Rishi Sharma remembers the first time he shared his gratitude with a real-life hero.
He called up American Second World War veteran Lyle Bouck after reading about him in the book Citizen Soldiers during high school. Without him, Sharma says, he wouldn't have the free life he leads today.
"He was telling me all these stories, and it struck me that I'm holding his chapter in one hand, the other hand, I'm holding the phone," said Sharma, 24.
"That really made me realize there's a lot of these stories out there," said Sharma, originally from California. "I wondered, if people are capturing it, how can I get involved?"
That's why Sharma has spent the past five years interviewing combat veterans across Canada, the U.S., the U.K., and Australia, with the goal of memorializing every surviving veteran from the Second World War.
And now after two years of border closures, he's finally back in Ontario with 45 interviews lined up and searching for more, knowing he has little time to spare.
As of March 2021, Veterans Affairs Canada says there are 25,500 war service veterans in Canada who served in the Second World War and the Korean War. With most veterans being 90 years old and up, Rishi says he's racing against time.
WATCH: Keeping the stories of veterans alive
For the last two weeks, Sharma has been living out of a rental car, making his way throughout the GTA and smaller Ontario cities.
He operates under his non-profit, Heroes of the Second World War, which was created in 2016 and registered in his home state. Although he has a team of over 20 volunteers across the countries he operates in, he does the brunt of the researching, editing, interviewing and traveling himself to keep costs down — which means he put other parts of his life on hold.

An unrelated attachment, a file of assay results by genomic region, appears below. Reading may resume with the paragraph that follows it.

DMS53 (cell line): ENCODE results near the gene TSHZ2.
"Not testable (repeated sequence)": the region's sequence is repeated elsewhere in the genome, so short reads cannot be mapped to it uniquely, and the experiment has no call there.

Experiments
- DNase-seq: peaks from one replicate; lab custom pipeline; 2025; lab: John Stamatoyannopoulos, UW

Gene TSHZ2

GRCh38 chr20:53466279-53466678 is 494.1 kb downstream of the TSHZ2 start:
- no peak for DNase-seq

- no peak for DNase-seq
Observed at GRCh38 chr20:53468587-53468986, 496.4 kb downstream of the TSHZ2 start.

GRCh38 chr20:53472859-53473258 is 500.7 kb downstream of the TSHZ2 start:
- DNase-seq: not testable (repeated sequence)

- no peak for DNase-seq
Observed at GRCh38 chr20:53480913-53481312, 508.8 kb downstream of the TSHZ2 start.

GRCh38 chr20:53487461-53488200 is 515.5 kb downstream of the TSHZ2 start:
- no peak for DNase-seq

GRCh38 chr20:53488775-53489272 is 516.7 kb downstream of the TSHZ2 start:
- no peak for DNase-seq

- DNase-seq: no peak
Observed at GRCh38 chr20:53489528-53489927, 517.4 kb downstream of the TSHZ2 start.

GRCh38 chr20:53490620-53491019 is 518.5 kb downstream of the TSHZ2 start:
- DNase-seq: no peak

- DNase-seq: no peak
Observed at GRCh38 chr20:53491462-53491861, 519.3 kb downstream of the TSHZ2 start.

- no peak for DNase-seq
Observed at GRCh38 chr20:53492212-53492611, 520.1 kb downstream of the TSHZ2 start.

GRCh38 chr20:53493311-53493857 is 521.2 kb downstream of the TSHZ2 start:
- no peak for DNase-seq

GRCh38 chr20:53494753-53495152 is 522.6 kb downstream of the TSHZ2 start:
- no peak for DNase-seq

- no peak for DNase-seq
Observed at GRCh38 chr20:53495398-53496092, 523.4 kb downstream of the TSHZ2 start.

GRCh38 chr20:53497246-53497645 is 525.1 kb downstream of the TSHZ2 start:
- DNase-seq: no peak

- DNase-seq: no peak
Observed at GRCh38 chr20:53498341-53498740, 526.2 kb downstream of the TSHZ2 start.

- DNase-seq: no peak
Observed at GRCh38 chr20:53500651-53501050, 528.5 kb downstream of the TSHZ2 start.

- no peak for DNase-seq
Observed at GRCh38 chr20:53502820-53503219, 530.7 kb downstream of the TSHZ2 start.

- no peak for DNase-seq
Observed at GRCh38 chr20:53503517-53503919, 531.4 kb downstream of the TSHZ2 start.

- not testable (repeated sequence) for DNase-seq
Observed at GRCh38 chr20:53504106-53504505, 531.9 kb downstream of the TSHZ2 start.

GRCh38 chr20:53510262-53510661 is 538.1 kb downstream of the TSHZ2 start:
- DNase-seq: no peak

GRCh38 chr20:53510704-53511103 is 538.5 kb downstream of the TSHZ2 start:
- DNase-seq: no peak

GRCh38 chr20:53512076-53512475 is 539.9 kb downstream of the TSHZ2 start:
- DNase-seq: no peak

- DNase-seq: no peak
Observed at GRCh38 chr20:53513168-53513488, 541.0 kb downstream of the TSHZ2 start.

"I don't have a social life. Literally, for the last five years, I've not been home," says Sharma.
After his trip is done and he runs out of interview leads, he says he'll return to the U.S., unsure of what comes next.
"I don't want to think of a situation where I'm not able to interview veterans, and that their stories are lost because of money of all the things," said Sharma.
Sharma worries he could be forced to stop filming altogether after spending the $120,000 he raised in donations and maxing out his credit cards. But while he's trying his best to fundraise to keep the project going, his deeper hope is other people will join him on this journey.
"I'm hoping other people will get involved in their own areas and start interviewing veterans as well."
'The opportunity to live forever'
The Royal Canadian Legion, Canada's largest veteran support and community service organization, says while it doesn't run or fund similar film projects like Sharma's, it supports the remembrance these type of projects promote.
"We know in many cases people are helping keep interesting and compelling stories of Veterans alive, and that is something we commend," said Nujma Bond, a spokesperson for the Legion.
Veterans Affairs Canada shares a similar sentiment, but runs its own veteran interview initiative.
A statement from spokesperson Marc Lescoutre says although its the mandate of Veterans Affairs Canada to promote remembrance, organizations dedicated to memorializing veteran service are encouraged and could be financially supported through its own funding programs.
"We encourage all Canadians to remember, and to express gratitude and appreciation for Veterans, the fallen and those who continue to serve."
Sharma says despite the financial and emotional hardship, he's determined to continue until every last veteran has had a chance to have their story told.
"Once you get a veteran on camera, you're giving them the opportunity to live forever," says Sharma.
"I can't deprive anyone of that opportunity, especially people who sacrificed so much for people like me to exist."